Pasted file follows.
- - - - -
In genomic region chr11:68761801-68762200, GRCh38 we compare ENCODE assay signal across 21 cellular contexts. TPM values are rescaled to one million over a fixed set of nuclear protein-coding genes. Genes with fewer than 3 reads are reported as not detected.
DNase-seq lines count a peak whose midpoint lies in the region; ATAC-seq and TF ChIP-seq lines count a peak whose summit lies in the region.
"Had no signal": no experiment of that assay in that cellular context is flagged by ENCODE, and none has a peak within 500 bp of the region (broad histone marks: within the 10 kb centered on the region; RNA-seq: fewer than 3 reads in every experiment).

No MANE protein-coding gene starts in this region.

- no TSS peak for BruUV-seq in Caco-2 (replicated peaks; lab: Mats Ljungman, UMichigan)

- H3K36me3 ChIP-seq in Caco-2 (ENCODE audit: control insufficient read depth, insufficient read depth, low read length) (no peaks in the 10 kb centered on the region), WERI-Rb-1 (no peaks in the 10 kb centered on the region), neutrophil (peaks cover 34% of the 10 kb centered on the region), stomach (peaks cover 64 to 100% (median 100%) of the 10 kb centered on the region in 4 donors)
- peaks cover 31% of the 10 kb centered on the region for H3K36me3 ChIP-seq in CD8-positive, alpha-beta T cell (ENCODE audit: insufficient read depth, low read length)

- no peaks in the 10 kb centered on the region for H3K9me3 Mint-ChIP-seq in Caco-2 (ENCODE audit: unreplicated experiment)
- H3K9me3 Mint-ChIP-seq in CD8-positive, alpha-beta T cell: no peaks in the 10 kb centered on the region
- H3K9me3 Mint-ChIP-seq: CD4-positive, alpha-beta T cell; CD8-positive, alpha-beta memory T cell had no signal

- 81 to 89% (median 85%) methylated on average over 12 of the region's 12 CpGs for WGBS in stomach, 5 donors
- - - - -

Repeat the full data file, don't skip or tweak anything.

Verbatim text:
In genomic region chr11:68761801-68762200, GRCh38 we compare ENCODE assay signal across 21 cellular contexts. TPM values are rescaled to one million over a fixed set of nuclear protein-coding genes. Genes with fewer than 3 reads are reported as not detected.
DNase-seq lines count a peak whose midpoint lies in the region; ATAC-seq and TF ChIP-seq lines count a peak whose summit lies in the region.
"Had no signal": no experiment of that assay in that cellular context is flagged by ENCODE, and none has a peak within 500 bp of the region (broad histone marks: within the 10 kb centered on the region; RNA-seq: fewer than 3 reads in every experiment).

No MANE protein-coding gene starts in this region.

- no TSS peak for BruUV-seq in Caco-2 (replicated peaks; lab: Mats Ljungman, UMichigan)

- H3K36me3 ChIP-seq in Caco-2 (ENCODE audit: control insufficient read depth, insufficient read depth, low read length) (no peaks in the 10 kb centered on the region), WERI-Rb-1 (no peaks in the 10 kb centered on the region), neutrophil (peaks cover 34% of the 10 kb centered on the region), stomach (peaks cover 64 to 100% (median 100%) of the 10 kb centered on the region in 4 donors)
- peaks cover 31% of the 10 kb centered on the region for H3K36me3 ChIP-seq in CD8-positive, alpha-beta T cell (ENCODE audit: insufficient read depth, low read length)

- no peaks in the 10 kb centered on the region for H3K9me3 Mint-ChIP-seq in Caco-2 (ENCODE audit: unreplicated experiment)
- H3K9me3 Mint-ChIP-seq in CD8-positive, alpha-beta T cell: no peaks in the 10 kb centered on the region
- H3K9me3 Mint-ChIP-seq: CD4-positive, alpha-beta T cell; CD8-positive, alpha-beta memory T cell had no signal

- 81 to 89% (median 85%) methylated on average over 12 of the region's 12 CpGs for WGBS in stomach, 5 donors